As regular readers will know, my student daughter is at university in Paris this year. She’s settled into a flat on the Left Bank and, three months on, her French is pretty fluent. She says she still sounds English but that’s hardly surprising. Unless you’ve spoken French from the age of two or three it’s impossible to sound completely français.
I’m trying not to be a clingy parent, I really am, but I’d been counting the days till I could whizz across the Channel to stay with her. I booked a Eurostar ticket weeks ago (£99 return) and, finally, the big day arrived.
Paris has always been one of my favourite cities and December is the perfect time to visit. The Boulevard St Germain twinkled with chic white lights, a team of carpenters was busy building white wooden huts for the annual Christmas market and the shop windows were a vision of festive loveliness.
With temperatures dipping towards zero (I’m SO glad I delivered my daughter’s duffle coat – she really needed it), we spent loads of time catching up in Paris’s brilliant cafés.
My favourite place for breakfast was a tiny bakery (below) in the rue de Buci (6e). It’s called, quite bizarrely, The Smiths. When we asked the waitress why, she explained that the architect was a huge fan of the band and named it after them. But Morrisseyapart, The Smiths sells a café crème, croissant and orange juice for 5.5 euros, which seems pretty good value. The French are clearly a hardy lot because even though it was freezing lots of people were sitting at tables outside. Luckily, The Smiths, like most other cafes, supplies blankets on the backs of chairs so you can wrap up warm as you sip your coffee.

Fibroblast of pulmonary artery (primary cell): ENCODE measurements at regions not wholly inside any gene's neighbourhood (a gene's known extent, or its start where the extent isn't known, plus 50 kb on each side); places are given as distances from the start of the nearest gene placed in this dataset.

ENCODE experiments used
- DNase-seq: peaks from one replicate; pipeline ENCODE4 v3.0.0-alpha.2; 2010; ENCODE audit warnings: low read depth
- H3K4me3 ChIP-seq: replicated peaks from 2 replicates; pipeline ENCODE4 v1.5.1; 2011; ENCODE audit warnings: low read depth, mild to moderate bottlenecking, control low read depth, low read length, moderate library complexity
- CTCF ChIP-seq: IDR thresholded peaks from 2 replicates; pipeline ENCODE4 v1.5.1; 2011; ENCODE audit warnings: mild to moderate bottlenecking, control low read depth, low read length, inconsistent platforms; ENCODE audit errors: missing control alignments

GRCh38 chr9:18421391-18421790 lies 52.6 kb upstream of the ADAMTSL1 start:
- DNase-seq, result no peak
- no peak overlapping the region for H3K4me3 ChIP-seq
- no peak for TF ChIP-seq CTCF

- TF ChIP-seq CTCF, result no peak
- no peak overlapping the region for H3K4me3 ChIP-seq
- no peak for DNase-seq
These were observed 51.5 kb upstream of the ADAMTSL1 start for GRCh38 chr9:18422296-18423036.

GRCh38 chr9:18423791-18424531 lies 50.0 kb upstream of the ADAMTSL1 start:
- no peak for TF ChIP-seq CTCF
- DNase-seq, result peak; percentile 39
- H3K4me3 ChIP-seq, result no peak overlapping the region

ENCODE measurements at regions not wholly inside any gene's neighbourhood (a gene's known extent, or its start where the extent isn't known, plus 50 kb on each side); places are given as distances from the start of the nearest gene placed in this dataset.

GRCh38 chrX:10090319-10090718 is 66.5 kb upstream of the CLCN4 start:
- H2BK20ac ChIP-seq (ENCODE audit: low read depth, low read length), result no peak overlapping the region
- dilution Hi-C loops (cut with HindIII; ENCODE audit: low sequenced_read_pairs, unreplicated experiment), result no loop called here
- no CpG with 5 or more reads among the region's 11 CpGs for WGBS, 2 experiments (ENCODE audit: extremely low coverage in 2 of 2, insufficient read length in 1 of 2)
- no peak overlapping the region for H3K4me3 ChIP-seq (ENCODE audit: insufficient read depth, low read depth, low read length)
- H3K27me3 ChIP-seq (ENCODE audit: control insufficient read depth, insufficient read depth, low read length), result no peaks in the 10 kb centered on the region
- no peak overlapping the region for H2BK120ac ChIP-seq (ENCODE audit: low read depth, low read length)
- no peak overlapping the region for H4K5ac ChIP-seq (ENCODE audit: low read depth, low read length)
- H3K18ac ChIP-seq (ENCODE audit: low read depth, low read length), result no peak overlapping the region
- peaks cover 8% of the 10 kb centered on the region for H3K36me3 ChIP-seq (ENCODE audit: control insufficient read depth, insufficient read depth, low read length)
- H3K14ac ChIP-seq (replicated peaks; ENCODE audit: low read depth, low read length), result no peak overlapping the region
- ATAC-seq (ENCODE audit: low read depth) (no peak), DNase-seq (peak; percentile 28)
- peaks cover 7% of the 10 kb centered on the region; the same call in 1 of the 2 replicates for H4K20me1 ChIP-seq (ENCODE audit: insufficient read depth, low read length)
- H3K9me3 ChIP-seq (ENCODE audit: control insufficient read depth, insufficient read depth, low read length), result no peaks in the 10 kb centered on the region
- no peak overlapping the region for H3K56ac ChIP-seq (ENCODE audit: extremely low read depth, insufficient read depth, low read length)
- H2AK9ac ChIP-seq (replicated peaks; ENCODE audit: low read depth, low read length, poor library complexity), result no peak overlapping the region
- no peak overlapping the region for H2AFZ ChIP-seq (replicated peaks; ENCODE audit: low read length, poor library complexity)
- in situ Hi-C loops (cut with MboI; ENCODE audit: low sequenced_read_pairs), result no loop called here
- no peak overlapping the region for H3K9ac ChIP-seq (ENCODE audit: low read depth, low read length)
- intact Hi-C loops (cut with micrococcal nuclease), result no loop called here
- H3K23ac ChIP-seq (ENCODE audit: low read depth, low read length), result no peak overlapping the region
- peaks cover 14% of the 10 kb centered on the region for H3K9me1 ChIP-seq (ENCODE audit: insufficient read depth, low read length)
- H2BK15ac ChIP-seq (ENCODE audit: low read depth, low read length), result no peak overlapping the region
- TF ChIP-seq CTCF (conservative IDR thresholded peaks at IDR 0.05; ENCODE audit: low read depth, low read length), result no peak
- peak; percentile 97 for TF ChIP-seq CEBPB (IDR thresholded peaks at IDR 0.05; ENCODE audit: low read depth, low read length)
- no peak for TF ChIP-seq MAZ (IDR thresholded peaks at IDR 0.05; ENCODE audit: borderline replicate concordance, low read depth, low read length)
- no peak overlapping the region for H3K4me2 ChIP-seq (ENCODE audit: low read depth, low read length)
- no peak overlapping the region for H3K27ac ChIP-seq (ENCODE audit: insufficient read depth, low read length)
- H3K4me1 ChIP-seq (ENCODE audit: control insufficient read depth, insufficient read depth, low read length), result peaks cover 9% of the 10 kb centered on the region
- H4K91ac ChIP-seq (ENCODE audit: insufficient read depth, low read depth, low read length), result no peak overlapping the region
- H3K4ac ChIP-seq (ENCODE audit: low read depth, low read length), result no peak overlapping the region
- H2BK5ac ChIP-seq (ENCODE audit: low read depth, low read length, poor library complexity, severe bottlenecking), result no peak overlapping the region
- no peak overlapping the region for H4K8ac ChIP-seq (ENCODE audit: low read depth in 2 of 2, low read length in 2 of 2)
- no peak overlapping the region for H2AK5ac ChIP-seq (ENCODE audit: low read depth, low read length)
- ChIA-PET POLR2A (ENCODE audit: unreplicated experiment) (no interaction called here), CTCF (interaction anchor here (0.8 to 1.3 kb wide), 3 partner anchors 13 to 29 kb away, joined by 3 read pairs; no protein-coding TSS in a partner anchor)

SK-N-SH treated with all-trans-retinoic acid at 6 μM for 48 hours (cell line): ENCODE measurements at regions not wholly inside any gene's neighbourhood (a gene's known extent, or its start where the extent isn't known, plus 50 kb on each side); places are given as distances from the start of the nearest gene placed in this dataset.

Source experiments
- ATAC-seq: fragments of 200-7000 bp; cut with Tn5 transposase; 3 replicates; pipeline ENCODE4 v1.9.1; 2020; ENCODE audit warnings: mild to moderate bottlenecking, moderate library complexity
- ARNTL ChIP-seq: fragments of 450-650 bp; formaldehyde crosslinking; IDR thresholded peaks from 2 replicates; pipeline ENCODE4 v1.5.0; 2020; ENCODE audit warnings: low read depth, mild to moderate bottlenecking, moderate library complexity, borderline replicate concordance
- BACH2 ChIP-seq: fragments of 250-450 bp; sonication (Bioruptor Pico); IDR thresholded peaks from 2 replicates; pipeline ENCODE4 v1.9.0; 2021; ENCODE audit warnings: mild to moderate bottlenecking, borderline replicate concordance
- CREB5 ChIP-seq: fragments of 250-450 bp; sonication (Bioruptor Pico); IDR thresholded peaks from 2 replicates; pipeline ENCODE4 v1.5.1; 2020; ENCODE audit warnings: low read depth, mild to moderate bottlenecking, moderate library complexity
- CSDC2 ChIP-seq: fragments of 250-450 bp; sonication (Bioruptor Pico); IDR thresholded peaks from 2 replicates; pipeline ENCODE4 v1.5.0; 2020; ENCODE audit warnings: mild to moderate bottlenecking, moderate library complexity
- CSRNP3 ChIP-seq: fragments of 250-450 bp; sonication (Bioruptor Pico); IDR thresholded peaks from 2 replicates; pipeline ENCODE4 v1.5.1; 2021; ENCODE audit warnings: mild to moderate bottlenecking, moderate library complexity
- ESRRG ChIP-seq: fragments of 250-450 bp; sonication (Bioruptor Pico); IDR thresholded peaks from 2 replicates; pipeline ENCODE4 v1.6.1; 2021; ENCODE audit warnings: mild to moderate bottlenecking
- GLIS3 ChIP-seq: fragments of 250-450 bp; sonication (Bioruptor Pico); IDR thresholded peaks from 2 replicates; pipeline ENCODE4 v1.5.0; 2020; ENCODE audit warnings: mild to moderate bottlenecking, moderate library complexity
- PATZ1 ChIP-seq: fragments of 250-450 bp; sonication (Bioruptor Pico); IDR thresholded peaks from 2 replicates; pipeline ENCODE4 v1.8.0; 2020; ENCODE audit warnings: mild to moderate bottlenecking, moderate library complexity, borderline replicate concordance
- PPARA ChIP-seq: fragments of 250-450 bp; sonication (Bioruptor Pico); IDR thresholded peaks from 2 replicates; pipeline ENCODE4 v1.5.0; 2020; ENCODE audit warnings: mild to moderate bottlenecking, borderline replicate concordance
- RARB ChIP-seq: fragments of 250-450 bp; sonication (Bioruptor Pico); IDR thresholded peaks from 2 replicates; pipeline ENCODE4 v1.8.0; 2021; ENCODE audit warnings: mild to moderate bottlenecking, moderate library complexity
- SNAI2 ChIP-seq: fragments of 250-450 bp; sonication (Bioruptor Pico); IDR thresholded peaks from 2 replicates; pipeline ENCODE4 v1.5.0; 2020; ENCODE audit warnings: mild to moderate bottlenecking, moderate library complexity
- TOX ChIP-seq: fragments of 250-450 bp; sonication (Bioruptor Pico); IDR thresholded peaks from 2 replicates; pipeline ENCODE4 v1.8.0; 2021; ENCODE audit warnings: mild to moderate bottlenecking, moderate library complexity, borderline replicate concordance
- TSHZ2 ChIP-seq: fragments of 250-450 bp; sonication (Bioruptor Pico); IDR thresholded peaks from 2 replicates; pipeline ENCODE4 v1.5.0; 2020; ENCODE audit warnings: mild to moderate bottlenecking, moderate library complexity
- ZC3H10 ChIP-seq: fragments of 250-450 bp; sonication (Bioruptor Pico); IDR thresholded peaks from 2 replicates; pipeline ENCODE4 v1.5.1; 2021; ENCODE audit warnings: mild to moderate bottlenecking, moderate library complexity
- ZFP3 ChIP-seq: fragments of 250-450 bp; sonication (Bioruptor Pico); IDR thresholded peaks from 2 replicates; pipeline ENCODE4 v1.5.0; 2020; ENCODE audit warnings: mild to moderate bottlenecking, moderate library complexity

Meanwhile the Rose Bakery is brilliant for lunch. Rose Carrarini (author of the fabulous cookery book, Breakfast Lunch Tea) co-founded Villandry in London in 1988 and later went on to open the Rose Bakery, an Anglo-French bakery and restaurant in Paris. Some people were sceptical about how the French would take to a menu featuring cakes, scones and brownies, but it was a roaring success. Ten years on, there are three branches in Paris, as well as others in London, Seoul and Tokyo.
When we arrived at the branch in the Marais (30, rue Debelleyme, 3e) the queue stretched the length of the narrow restaurant and spilled out on to the pavement. Within 20 minutes though, we got a table and happily sat down to lunch. Everything is kept simple – with brown paper laid on the table, hunks of warm wholemeal bread and huge carafes of water. The only tricky moment comes when you have to choose what to eat – it all looks (and tastes) delicious.